Discrimination against Lesbian, Gay, Bisexual and Transgender (LGBT) folk is rife across the world. Legal restrictions co-exist alongside social stigmatisation and physical violence30. LGBT tolerance and equal rights have been fought for country-by-country across the world, often against tightly entrenched cultural and religious opposition. Adult consensual sexual activity is a Human Right, protected by privacy laws31. Despite this, homosexual activity is outlawed in around 80 countries30. The Social & Moral LGBT Equality Index was created to compare countries and regions, granting points to each country for a variety of factors including how long gay sex has been criminalized and the extent of LGBT legal rights. Graded negative points are given for criminality of homosexuality, unequal ages of consent, legal punishments and for not signing international accords on LGBT tolerance. The signs in many developed countries are positive, and things are gradually improving. Europe is by far the least prejudiced region (Scandinavia in particular being exemplary). The Middle East and then Africa are the least morally developed, where cultural bias goes hand-in-hand with state intolerance, all too often including physical violence.

In July 2017, high-level Jordanian officials used an inquiry into the legality of a Jordanian online magazine to issue statements against lesbian, gay, bisexual, and transgender (LGBT) people. The ministers of justice and interior wrote separate official letters to the minister of political and parliamentary affairs declaring their broad intolerance of LGBT people and making it clear that the government would not defend the rights of LGBT Jordanians.

"World Report 2018" by Human Rights Watch (2018)12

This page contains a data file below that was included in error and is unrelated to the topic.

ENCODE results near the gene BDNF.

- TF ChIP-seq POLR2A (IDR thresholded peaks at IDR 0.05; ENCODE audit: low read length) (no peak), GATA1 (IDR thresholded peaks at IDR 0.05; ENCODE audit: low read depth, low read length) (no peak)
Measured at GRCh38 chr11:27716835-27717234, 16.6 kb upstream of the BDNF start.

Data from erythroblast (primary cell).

4. Jordan Overall National and Social Development

#human_development #Jordan

Social & Moral
Development Index
32
Pos.Higher is better
Points32
1Denmark84.0
2Sweden83.9
3Finland83.5
...
84Ecuador53.5
85Kuwait53.5
86Kyrgyzstan53.4
87Jordan53.3
88Bahamas53.3
89Cuba53.0
90Morocco52.8
91Oman52.8
92Bolivia52.8
World Avg53.8
q=198.

The Social and Moral Development Index concentrates on moral issues and human rights, violence, public health, equality, tolerance, freedom and effectiveness in climate change mitigation and environmentalism, and on some technological issues. A country scores higher for achieving well in those areas, and for sustaining that achievement in the long term. Those countries towards the top of this index can truly said to be setting good examples and leading humankind onwards into a bright, humane, and free future. See: What is the Best Country in the World? An Index of Morality, Conscience and Good Life.

5. Freedom of Belief and Religion

#atheism #islam #jordan

Jordan does not accept basic human rights regarding religion and belief12. There is no official way to be non-religious, it is illegal to promote religions other than Islam, converting away from Islam is illegal, and, blasphemy laws are used to prevent any meaningful religious discussion except glorification of Islam12. Muslims must abide by a particular interpretation of Sharia law12.

The International Humanist and Ethical Union produced a report in 2012 entitled "Freedom of Thought" (2012)33, in which they document bias and prejudice at the national level that is based on religion, belief and/or lack of belief. Their entry for Jordan states:

The Constitution, in Article 14, provides for the freedom to practice the rites of one's religion and faith in accordance with the customs that are observed in the Kingdom, unless they violate public order or morality. According to the Constitution, the state religion is Islam and the King must be Muslim. The Constitution, in Articles 103-106, also provides that matters concerning the personal status of Muslims are under the exclusive jurisdiction of Sharia courts which apply Sharia in their proceedings. Personal status, or "family law", includes religion, marriage, divorce, child custody, and inheritance. Personal status law follows the guidelines of the Hanafi school of Islamic jurisprudence, which is applied in cases that are not explicitly addressed by civil status legislation. Matters of personal status of non-Muslims whose religion is recognized by the Government are under the jurisdiction of Tribunals of Religious Communities, according to Article 108.

The Government prohibits conversion from Islam and efforts to proselytize Muslims. The Jordanian Penal Code makes insulting Islam, the Prophet Muhammad, or any Muslim's feelings, a crime punishable by up to three years in prison. Atheists must associate themselves with a recognized religion for purposes of official identification. Employment applications for government positions occasionally contain questions about an applicant's religion.